Being home for church has been hard for us—but for Isaac, it has been refreshing. He is worshiping with us, listening to the message (as best as he can) and can stay in a comfy blanket and jammies. He can also talk to us during the message and not feel like he will get “in trouble.”

In light of missing my church family in person, I am seeing the little joys of being home and watching the ways Isaac can be a part.

While I was serving as a chat host this morning during my church’s online worship services, a mother of a teen with autism from our disability ministry was expressing her joy at seeing her son loudly singing the words to the worship songs. In the course of flipping back and forth to gather resources for this post, I saw this video from another mom worshiping at home with her son with autism.

I’ve seen multiple posts in the last two weeks in the Facebook group our ministry hosts for approximately 2,000 special needs and disability ministry leaders on scheduling and launch of online groups. On Friday night, a group member who recently lost a young adult child with a disability posted this:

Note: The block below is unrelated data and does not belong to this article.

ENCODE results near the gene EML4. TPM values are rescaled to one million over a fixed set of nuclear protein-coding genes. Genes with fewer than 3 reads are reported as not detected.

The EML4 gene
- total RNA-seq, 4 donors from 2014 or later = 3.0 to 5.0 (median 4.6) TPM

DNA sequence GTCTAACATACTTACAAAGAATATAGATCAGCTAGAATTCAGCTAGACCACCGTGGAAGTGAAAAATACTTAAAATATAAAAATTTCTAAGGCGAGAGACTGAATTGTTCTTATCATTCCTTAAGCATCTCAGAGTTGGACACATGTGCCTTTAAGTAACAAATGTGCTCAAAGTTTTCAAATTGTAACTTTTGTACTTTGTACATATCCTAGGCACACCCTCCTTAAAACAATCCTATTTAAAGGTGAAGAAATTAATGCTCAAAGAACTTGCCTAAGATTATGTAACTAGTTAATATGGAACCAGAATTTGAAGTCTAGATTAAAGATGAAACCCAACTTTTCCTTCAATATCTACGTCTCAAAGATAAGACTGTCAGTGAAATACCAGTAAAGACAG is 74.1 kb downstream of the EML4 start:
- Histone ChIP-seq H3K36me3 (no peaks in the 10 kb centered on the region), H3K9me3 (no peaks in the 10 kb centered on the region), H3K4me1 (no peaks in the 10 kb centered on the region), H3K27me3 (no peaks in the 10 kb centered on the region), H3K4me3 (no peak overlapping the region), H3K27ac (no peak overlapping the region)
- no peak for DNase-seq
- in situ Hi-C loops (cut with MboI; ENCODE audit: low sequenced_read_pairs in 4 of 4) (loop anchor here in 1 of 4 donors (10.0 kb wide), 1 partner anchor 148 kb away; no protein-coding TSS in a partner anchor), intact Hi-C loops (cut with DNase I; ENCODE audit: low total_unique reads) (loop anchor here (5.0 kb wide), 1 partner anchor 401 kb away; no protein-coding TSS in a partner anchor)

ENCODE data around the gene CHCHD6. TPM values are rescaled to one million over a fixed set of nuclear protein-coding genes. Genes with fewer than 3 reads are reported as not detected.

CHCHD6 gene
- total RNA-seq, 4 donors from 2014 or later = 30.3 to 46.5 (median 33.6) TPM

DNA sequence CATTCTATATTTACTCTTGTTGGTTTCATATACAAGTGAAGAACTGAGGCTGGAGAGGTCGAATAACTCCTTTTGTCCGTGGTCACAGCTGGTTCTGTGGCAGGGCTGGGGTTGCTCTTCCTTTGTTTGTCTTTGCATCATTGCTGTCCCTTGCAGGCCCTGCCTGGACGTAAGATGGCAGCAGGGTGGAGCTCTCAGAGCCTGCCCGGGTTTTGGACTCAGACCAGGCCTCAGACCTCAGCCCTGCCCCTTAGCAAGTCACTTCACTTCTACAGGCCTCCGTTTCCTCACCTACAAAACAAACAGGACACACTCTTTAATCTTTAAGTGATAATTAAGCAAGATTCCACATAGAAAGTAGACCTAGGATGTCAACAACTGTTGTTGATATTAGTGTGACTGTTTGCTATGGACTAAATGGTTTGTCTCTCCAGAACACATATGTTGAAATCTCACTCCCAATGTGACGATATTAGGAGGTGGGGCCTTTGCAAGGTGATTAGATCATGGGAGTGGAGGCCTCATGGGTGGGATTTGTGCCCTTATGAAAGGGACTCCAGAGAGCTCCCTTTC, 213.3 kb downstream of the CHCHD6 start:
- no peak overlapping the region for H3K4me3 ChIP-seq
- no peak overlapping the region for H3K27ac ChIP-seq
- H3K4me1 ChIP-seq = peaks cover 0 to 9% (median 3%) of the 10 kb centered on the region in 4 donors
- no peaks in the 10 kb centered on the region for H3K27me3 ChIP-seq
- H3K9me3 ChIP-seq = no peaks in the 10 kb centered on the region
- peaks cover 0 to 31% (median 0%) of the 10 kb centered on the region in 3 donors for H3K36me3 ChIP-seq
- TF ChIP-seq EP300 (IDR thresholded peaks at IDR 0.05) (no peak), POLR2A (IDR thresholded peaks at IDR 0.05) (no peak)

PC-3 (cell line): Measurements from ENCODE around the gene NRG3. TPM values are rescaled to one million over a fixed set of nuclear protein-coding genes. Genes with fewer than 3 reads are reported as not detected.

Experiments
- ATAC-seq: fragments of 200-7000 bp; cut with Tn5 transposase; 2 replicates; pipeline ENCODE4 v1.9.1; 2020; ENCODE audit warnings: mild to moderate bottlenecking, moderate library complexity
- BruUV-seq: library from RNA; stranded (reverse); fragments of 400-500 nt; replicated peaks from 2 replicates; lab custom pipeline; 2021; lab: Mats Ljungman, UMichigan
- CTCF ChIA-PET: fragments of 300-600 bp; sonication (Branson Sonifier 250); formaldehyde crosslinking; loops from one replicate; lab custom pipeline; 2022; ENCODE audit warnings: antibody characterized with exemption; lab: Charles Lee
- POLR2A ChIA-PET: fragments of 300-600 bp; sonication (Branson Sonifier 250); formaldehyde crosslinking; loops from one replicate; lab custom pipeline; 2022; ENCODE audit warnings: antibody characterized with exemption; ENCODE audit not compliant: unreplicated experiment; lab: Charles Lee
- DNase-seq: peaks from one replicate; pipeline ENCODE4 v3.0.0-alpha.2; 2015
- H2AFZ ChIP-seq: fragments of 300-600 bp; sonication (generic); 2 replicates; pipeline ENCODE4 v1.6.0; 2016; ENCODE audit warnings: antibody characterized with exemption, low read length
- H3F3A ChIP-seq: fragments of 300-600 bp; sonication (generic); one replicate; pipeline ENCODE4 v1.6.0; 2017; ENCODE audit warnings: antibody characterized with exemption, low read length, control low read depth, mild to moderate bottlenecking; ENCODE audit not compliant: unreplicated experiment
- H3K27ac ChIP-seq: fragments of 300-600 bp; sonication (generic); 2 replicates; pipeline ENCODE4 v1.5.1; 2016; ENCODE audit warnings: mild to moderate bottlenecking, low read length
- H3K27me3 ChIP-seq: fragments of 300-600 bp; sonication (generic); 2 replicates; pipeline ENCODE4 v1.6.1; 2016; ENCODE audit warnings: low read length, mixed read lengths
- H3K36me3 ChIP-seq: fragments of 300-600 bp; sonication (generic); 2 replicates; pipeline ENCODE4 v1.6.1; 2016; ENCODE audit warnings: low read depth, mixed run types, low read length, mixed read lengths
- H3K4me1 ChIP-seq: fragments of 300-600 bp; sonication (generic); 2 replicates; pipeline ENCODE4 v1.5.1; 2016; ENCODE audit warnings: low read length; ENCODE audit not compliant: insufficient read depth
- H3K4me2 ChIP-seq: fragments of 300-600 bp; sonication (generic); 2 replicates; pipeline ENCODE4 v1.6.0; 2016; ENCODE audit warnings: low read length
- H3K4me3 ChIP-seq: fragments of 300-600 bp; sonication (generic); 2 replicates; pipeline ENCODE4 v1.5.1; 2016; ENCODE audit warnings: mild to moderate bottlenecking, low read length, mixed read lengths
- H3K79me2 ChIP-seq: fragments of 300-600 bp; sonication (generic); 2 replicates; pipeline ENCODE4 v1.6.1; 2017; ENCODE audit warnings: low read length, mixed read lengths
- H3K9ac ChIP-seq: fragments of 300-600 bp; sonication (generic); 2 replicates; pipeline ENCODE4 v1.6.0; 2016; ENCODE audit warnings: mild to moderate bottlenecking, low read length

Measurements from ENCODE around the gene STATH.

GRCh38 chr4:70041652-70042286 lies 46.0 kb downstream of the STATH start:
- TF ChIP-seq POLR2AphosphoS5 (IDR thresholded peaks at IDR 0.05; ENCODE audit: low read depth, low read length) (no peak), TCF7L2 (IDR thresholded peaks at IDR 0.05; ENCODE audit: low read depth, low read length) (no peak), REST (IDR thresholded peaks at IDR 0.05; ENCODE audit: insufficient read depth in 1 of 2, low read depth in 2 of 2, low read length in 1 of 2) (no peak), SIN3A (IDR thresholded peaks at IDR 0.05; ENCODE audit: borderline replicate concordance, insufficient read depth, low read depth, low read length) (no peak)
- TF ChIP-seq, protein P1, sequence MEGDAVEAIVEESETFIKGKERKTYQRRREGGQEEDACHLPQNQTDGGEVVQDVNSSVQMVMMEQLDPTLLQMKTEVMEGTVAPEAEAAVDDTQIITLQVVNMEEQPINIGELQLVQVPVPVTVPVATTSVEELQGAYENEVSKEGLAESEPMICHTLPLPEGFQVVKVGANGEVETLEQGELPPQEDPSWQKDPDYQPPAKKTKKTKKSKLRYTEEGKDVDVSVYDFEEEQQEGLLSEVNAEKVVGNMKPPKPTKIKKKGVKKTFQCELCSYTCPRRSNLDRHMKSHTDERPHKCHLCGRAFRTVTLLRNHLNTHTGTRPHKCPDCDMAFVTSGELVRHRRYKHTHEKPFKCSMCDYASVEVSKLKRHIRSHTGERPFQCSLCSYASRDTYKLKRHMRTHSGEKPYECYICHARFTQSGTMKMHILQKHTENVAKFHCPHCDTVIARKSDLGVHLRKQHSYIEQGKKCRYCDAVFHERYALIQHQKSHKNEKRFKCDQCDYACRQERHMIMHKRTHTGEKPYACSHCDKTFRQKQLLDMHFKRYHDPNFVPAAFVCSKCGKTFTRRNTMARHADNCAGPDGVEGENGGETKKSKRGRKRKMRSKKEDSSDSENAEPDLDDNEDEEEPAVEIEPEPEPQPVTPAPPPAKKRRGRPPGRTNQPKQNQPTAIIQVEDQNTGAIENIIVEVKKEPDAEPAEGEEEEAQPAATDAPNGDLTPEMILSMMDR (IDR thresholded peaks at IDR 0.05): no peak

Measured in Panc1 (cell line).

I just want to put this out there. Aria passed away a few months ago, and for the last couple of years before she did, she was mostly homebound during church and would hardly attend church services.

With COVID-19 we’ve seen people make a way to minister to people in their homes like we never experienced before, and as a father of a special needs child and former special needs ministry director, it makes me a bit jealous if I’m honest. Jealous that she missed out on the greatest effort ever put forth to minister to people in situations like hers.

But I am also filled with hope.

I hope that we learn from this (if we’re not doing it already) that homebound individuals that are in our faith communities need us now AND after this. I also hope that the empty seats that we see now in our congregations continue to convict us and that each time we see that seat or spot where a person used to go, that we remember that person still exists and wants to be loved on by the body.